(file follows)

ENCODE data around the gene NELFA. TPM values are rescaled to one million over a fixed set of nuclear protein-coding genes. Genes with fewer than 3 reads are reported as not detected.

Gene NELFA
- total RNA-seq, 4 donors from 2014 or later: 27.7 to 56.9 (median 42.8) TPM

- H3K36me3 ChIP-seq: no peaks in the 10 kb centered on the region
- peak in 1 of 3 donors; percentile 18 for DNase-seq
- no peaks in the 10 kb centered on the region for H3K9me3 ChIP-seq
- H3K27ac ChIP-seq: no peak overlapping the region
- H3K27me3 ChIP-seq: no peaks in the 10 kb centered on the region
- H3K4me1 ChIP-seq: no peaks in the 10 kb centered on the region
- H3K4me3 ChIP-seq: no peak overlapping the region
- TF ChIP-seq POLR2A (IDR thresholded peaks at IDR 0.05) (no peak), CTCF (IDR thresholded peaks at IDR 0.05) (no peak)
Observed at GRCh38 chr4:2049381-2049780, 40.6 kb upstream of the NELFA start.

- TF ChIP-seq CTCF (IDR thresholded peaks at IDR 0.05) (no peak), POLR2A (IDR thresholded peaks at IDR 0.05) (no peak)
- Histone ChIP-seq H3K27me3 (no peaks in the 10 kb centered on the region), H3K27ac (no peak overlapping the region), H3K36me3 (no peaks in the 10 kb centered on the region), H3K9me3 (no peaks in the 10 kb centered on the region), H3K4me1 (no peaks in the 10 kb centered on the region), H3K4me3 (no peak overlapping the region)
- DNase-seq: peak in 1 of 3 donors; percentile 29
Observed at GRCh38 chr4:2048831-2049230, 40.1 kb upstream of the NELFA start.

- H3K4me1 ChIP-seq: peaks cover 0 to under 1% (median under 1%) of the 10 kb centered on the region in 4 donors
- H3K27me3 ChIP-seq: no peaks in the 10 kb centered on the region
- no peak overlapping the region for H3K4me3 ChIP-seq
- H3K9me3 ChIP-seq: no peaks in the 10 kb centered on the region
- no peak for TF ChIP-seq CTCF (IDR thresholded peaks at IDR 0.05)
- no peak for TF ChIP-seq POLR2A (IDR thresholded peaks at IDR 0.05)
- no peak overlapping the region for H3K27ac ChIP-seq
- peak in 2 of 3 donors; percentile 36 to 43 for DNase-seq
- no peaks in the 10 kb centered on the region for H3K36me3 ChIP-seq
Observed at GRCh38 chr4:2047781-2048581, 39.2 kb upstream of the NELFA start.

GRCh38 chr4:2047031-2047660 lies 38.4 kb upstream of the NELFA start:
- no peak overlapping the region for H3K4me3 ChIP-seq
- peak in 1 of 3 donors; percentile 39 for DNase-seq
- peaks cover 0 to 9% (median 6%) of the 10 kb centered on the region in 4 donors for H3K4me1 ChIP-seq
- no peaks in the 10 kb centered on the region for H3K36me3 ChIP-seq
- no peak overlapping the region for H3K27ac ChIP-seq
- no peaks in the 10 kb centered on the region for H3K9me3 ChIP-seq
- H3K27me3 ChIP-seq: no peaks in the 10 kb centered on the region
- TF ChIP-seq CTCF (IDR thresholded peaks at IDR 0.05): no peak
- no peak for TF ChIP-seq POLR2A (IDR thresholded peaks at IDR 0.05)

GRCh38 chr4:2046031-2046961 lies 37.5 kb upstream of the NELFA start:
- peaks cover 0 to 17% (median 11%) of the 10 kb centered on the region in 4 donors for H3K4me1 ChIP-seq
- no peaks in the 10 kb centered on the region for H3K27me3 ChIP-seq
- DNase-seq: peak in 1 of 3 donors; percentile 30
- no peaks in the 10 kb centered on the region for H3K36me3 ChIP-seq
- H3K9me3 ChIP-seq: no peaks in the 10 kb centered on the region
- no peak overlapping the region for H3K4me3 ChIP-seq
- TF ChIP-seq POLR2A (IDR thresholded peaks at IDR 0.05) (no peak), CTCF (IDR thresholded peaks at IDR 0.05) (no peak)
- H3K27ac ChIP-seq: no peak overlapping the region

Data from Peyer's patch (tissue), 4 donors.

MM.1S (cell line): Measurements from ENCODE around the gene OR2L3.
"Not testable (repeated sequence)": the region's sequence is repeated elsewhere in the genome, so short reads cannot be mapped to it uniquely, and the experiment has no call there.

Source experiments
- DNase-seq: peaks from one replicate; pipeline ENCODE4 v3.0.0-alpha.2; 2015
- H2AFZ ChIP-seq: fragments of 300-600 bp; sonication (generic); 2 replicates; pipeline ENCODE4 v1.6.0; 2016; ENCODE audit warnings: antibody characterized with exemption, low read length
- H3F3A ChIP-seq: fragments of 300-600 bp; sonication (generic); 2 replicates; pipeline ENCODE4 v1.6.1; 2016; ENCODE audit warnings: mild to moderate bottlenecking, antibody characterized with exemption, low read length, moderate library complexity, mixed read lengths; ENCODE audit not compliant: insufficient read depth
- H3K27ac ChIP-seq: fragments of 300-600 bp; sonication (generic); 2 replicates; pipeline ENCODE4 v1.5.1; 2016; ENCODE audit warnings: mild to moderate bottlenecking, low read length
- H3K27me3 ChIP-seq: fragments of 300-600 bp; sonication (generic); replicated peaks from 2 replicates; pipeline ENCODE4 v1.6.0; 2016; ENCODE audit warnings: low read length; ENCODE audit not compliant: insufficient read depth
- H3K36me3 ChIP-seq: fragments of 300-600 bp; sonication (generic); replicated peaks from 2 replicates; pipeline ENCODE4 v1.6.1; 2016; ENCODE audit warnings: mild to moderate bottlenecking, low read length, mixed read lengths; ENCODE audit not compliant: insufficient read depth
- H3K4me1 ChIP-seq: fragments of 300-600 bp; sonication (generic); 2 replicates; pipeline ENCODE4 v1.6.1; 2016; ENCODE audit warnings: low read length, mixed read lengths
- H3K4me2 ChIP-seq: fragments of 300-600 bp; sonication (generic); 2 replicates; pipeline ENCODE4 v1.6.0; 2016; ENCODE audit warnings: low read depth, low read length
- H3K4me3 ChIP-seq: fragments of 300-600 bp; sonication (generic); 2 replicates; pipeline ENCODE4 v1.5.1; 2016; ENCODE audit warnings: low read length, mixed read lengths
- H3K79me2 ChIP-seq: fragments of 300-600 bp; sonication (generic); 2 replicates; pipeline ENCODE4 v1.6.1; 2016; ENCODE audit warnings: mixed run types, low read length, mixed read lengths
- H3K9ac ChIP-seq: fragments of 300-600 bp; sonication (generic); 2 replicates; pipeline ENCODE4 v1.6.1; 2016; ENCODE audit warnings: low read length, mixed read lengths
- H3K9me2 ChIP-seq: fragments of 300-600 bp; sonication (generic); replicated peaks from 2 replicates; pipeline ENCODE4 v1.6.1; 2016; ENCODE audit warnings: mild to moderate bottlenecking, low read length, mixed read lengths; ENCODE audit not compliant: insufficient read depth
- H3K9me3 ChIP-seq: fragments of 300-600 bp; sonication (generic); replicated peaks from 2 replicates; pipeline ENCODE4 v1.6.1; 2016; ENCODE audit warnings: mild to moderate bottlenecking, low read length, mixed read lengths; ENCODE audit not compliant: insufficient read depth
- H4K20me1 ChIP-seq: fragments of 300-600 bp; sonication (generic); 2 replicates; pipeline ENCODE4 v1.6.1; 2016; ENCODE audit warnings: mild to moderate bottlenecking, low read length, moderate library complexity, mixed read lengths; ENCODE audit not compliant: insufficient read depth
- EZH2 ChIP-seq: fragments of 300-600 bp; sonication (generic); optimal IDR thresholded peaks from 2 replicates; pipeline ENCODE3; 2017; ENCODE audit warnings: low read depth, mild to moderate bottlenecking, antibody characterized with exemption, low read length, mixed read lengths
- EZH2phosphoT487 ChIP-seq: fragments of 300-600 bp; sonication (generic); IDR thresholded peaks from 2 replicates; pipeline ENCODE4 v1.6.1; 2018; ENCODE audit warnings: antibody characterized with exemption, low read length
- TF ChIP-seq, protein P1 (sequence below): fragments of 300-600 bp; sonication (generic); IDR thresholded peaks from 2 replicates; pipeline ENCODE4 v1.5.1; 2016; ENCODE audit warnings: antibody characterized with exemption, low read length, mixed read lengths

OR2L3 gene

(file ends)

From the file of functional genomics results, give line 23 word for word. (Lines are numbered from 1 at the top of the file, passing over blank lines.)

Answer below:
- no peak overlapping the region for H3K27ac ChIP-seq